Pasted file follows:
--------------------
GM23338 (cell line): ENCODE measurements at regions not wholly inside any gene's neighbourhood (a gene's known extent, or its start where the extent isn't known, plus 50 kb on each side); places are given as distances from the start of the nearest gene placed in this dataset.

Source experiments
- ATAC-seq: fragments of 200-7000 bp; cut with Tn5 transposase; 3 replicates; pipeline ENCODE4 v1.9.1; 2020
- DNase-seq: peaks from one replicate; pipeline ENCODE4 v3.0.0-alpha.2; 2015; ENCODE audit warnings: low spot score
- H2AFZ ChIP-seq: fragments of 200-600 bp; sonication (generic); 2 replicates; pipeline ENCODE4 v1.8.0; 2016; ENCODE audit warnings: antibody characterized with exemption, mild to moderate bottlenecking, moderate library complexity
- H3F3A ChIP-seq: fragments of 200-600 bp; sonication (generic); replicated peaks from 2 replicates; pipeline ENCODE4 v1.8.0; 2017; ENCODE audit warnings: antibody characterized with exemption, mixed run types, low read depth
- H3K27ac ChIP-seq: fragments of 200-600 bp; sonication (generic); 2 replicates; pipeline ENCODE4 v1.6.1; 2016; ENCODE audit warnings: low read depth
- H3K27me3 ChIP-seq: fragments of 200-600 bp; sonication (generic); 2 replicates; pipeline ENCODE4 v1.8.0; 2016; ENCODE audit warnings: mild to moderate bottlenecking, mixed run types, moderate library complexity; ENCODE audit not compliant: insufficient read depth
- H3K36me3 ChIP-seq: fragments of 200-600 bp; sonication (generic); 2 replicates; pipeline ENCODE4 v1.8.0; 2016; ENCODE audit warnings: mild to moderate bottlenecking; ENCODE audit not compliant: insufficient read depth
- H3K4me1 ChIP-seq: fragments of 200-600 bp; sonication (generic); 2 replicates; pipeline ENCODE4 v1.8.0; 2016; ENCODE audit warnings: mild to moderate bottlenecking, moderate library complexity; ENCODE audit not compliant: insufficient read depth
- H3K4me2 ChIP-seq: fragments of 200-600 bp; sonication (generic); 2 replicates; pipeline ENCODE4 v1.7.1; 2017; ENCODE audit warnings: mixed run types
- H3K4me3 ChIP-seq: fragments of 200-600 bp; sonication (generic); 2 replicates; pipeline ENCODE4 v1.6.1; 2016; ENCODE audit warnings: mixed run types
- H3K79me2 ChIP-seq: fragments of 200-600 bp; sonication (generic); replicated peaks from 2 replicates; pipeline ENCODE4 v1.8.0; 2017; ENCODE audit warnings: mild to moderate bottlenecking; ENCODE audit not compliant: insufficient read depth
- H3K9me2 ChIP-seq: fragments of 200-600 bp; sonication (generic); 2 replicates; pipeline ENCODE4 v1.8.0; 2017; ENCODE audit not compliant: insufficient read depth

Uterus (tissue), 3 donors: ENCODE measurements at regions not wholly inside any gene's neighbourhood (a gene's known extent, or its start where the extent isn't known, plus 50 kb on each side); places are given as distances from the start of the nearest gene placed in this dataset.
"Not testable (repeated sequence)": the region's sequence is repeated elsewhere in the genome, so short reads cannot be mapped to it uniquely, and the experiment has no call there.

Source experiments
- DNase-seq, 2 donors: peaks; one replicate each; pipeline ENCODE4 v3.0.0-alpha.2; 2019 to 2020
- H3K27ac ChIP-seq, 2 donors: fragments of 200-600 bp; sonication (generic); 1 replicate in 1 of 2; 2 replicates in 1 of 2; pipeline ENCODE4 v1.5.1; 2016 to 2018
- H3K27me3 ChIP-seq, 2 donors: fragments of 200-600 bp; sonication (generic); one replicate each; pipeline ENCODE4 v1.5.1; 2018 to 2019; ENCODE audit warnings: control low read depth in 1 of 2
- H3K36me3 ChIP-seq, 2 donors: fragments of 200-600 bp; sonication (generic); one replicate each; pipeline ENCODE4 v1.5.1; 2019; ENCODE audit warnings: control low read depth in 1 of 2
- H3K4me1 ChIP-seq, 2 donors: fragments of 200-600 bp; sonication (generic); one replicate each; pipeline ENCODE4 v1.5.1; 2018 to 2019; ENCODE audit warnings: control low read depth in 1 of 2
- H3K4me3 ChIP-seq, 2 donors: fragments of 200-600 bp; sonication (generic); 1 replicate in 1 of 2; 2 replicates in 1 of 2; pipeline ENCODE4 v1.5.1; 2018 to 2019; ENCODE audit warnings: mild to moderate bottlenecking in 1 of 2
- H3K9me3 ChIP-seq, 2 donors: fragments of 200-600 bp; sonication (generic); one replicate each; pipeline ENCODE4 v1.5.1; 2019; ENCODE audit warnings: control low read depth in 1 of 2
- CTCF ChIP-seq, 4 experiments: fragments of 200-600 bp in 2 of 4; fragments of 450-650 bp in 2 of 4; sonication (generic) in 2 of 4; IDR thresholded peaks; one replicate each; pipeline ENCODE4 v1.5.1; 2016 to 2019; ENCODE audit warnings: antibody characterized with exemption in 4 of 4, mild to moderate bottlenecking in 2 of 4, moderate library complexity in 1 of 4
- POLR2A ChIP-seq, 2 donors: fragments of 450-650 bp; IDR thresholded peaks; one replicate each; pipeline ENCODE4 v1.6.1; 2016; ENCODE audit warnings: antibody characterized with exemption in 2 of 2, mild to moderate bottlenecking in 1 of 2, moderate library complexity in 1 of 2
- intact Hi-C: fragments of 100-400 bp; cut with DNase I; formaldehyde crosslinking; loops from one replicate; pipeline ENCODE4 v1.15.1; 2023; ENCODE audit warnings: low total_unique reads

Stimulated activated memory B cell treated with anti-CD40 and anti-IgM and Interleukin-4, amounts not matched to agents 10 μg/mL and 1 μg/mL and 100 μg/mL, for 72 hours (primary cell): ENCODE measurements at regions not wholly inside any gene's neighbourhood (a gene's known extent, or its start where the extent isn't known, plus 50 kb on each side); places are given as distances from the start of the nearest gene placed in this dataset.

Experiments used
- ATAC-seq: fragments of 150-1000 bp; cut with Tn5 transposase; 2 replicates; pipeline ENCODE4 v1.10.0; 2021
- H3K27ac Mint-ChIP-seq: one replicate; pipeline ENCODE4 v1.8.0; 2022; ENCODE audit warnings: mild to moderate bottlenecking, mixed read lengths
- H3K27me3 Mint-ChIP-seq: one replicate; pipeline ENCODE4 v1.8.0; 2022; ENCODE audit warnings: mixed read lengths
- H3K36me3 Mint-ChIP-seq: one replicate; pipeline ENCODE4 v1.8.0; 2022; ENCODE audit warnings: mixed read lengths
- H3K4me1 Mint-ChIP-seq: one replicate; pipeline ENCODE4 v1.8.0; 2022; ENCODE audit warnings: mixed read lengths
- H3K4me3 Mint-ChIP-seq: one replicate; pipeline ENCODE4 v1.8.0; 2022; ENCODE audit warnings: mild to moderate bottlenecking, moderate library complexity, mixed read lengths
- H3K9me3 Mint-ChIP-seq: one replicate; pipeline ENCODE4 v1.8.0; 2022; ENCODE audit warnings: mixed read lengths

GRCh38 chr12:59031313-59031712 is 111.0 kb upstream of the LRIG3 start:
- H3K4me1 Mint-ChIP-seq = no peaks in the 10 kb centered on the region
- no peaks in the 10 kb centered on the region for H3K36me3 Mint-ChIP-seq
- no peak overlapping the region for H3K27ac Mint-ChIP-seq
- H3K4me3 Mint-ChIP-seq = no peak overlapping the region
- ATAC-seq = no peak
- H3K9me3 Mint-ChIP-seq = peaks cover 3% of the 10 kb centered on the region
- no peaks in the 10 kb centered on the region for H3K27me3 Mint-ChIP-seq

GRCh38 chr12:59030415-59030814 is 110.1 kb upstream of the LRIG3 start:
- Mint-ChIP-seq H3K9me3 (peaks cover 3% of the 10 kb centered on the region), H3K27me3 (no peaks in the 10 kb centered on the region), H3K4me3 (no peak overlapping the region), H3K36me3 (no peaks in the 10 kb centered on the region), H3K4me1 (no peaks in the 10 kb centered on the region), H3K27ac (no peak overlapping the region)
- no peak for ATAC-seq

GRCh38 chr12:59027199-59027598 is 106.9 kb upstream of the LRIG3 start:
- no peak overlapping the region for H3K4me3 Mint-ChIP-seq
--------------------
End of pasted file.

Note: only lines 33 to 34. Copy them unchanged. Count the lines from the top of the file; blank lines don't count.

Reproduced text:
- H3K36me3 Mint-ChIP-seq: one replicate; pipeline ENCODE4 v1.8.0; 2022; ENCODE audit warnings: mixed read lengths
- H3K4me1 Mint-ChIP-seq: one replicate; pipeline ENCODE4 v1.8.0; 2022; ENCODE audit warnings: mixed read lengths